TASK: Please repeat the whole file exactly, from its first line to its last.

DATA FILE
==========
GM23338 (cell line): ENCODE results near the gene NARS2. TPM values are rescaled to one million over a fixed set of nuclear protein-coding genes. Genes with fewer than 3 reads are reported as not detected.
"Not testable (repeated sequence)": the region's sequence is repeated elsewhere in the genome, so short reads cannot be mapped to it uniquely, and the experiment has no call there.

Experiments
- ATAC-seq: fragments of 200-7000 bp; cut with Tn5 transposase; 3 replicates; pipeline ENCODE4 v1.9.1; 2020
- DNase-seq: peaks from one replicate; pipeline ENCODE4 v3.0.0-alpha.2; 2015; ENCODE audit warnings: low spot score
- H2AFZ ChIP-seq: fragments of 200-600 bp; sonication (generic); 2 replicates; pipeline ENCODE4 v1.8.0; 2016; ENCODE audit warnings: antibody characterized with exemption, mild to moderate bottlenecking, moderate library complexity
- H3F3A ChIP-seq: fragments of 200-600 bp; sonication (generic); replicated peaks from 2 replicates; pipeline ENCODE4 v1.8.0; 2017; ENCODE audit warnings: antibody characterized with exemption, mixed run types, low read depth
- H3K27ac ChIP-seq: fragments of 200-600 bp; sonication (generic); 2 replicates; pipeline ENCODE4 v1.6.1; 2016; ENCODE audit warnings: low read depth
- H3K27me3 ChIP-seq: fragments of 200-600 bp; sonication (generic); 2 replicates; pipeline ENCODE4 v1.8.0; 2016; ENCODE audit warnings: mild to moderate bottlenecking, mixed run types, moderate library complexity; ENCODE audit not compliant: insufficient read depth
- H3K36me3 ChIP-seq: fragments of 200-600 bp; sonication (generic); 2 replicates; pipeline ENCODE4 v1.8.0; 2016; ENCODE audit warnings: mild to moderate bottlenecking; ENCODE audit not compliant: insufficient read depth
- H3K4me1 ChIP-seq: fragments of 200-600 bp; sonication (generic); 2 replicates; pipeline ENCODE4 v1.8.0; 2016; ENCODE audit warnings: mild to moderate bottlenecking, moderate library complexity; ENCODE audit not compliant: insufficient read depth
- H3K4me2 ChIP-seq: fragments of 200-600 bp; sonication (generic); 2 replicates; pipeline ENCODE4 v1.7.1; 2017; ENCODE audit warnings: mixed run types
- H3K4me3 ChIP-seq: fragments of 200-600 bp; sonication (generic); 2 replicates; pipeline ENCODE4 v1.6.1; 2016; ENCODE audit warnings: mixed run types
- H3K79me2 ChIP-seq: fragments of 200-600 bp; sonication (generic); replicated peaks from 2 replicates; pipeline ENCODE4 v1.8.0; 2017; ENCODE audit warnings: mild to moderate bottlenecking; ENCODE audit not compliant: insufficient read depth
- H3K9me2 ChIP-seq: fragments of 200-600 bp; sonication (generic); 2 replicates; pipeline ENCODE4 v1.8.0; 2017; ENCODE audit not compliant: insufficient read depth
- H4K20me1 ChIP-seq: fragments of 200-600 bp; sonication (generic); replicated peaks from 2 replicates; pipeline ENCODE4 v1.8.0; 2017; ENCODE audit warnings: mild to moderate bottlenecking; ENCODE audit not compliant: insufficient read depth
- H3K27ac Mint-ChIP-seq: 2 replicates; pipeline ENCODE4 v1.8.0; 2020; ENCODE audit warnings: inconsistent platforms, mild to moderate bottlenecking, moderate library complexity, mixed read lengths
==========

GM23338 (cell line): ENCODE results near the gene NARS2. TPM values are rescaled to one million over a fixed set of nuclear protein-coding genes. Genes with fewer than 3 reads are reported as not detected.
"Not testable (repeated sequence)": the region's sequence is repeated elsewhere in the genome, so short reads cannot be mapped to it uniquely, and the experiment has no call there.

Experiments
- ATAC-seq: fragments of 200-7000 bp; cut with Tn5 transposase; 3 replicates; pipeline ENCODE4 v1.9.1; 2020
- DNase-seq: peaks from one replicate; pipeline ENCODE4 v3.0.0-alpha.2; 2015; ENCODE audit warnings: low spot score
- H2AFZ ChIP-seq: fragments of 200-600 bp; sonication (generic); 2 replicates; pipeline ENCODE4 v1.8.0; 2016; ENCODE audit warnings: antibody characterized with exemption, mild to moderate bottlenecking, moderate library complexity
- H3F3A ChIP-seq: fragments of 200-600 bp; sonication (generic); replicated peaks from 2 replicates; pipeline ENCODE4 v1.8.0; 2017; ENCODE audit warnings: antibody characterized with exemption, mixed run types, low read depth
- H3K27ac ChIP-seq: fragments of 200-600 bp; sonication (generic); 2 replicates; pipeline ENCODE4 v1.6.1; 2016; ENCODE audit warnings: low read depth
- H3K27me3 ChIP-seq: fragments of 200-600 bp; sonication (generic); 2 replicates; pipeline ENCODE4 v1.8.0; 2016; ENCODE audit warnings: mild to moderate bottlenecking, mixed run types, moderate library complexity; ENCODE audit not compliant: insufficient read depth
- H3K36me3 ChIP-seq: fragments of 200-600 bp; sonication (generic); 2 replicates; pipeline ENCODE4 v1.8.0; 2016; ENCODE audit warnings: mild to moderate bottlenecking; ENCODE audit not compliant: insufficient read depth
- H3K4me1 ChIP-seq: fragments of 200-600 bp; sonication (generic); 2 replicates; pipeline ENCODE4 v1.8.0; 2016; ENCODE audit warnings: mild to moderate bottlenecking, moderate library complexity; ENCODE audit not compliant: insufficient read depth
- H3K4me2 ChIP-seq: fragments of 200-600 bp; sonication (generic); 2 replicates; pipeline ENCODE4 v1.7.1; 2017; ENCODE audit warnings: mixed run types
- H3K4me3 ChIP-seq: fragments of 200-600 bp; sonication (generic); 2 replicates; pipeline ENCODE4 v1.6.1; 2016; ENCODE audit warnings: mixed run types
- H3K79me2 ChIP-seq: fragments of 200-600 bp; sonication (generic); replicated peaks from 2 replicates; pipeline ENCODE4 v1.8.0; 2017; ENCODE audit warnings: mild to moderate bottlenecking; ENCODE audit not compliant: insufficient read depth
- H3K9me2 ChIP-seq: fragments of 200-600 bp; sonication (generic); 2 replicates; pipeline ENCODE4 v1.8.0; 2017; ENCODE audit not compliant: insufficient read depth
- H4K20me1 ChIP-seq: fragments of 200-600 bp; sonication (generic); replicated peaks from 2 replicates; pipeline ENCODE4 v1.8.0; 2017; ENCODE audit warnings: mild to moderate bottlenecking; ENCODE audit not compliant: insufficient read depth
- H3K27ac Mint-ChIP-seq: 2 replicates; pipeline ENCODE4 v1.8.0; 2020; ENCODE audit warnings: inconsistent platforms, mild to moderate bottlenecking, moderate library complexity, mixed read lengths